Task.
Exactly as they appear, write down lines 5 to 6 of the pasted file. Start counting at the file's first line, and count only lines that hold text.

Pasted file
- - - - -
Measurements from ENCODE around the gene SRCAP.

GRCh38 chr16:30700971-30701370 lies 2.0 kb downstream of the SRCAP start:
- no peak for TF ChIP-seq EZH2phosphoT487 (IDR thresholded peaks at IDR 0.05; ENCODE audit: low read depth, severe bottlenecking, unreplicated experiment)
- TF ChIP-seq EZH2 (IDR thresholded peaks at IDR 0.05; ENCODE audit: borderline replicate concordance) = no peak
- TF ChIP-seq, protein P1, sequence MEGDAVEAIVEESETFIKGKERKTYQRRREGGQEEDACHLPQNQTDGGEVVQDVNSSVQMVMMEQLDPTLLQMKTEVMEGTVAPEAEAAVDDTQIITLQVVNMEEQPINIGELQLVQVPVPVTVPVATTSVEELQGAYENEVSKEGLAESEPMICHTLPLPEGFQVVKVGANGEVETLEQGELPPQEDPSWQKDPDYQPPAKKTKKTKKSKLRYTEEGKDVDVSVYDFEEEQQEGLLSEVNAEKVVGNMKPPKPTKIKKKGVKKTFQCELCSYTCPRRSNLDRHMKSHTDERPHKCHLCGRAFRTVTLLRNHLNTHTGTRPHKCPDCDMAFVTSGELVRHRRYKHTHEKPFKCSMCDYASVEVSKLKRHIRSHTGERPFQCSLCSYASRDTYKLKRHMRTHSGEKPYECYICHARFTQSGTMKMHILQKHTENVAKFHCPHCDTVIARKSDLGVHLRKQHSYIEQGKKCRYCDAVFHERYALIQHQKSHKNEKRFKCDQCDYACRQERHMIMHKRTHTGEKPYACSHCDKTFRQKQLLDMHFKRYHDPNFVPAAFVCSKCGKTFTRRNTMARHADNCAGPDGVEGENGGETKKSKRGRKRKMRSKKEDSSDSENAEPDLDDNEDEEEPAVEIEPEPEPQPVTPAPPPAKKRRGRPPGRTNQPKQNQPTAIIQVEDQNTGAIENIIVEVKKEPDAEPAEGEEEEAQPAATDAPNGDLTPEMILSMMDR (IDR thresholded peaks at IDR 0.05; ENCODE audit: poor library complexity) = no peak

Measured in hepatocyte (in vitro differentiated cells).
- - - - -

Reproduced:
- TF ChIP-seq, protein P1, sequence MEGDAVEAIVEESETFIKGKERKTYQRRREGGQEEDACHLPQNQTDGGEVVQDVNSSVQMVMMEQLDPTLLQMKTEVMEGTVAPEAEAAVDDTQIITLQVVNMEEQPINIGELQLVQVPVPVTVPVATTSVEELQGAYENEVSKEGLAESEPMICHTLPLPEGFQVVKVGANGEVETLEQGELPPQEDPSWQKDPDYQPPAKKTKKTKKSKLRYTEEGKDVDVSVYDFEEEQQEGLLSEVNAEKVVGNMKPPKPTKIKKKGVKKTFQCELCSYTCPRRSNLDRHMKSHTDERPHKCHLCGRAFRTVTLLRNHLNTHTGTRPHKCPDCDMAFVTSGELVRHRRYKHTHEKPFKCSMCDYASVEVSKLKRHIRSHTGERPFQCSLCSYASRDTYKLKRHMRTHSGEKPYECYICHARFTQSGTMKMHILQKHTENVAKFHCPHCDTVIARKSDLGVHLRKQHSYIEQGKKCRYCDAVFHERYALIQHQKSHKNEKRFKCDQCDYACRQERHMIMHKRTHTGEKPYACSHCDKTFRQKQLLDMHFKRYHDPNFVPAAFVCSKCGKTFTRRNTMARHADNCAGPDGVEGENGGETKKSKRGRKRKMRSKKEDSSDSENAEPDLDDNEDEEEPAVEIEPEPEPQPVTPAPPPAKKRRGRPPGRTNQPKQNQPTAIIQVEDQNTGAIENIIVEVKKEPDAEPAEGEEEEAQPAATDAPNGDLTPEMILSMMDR (IDR thresholded peaks at IDR 0.05; ENCODE audit: poor library complexity) = no peak

Measured in hepatocyte (in vitro differentiated cells).